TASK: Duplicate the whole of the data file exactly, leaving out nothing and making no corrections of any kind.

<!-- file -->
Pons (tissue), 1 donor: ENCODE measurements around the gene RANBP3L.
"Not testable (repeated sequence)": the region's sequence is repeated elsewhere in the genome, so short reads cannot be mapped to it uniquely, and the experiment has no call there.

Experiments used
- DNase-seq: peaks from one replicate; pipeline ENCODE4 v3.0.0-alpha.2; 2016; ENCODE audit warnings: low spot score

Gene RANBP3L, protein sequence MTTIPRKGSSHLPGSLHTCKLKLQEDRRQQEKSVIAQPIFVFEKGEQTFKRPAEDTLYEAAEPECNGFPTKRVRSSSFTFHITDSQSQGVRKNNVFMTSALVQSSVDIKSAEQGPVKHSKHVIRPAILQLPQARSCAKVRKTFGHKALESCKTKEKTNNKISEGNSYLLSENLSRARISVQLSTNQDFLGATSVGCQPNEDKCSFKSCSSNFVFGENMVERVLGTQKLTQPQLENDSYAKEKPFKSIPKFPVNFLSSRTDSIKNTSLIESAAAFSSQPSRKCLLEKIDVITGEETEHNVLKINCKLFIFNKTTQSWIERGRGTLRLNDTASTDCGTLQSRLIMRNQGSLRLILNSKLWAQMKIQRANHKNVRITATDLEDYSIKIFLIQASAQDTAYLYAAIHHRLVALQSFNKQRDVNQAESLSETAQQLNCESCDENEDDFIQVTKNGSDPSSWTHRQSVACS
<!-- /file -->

Pons (tissue), 1 donor: ENCODE measurements around the gene RANBP3L.
"Not testable (repeated sequence)": the region's sequence is repeated elsewhere in the genome, so short reads cannot be mapped to it uniquely, and the experiment has no call there.

Experiments used
- DNase-seq: peaks from one replicate; pipeline ENCODE4 v3.0.0-alpha.2; 2016; ENCODE audit warnings: low spot score

Gene RANBP3L, protein sequence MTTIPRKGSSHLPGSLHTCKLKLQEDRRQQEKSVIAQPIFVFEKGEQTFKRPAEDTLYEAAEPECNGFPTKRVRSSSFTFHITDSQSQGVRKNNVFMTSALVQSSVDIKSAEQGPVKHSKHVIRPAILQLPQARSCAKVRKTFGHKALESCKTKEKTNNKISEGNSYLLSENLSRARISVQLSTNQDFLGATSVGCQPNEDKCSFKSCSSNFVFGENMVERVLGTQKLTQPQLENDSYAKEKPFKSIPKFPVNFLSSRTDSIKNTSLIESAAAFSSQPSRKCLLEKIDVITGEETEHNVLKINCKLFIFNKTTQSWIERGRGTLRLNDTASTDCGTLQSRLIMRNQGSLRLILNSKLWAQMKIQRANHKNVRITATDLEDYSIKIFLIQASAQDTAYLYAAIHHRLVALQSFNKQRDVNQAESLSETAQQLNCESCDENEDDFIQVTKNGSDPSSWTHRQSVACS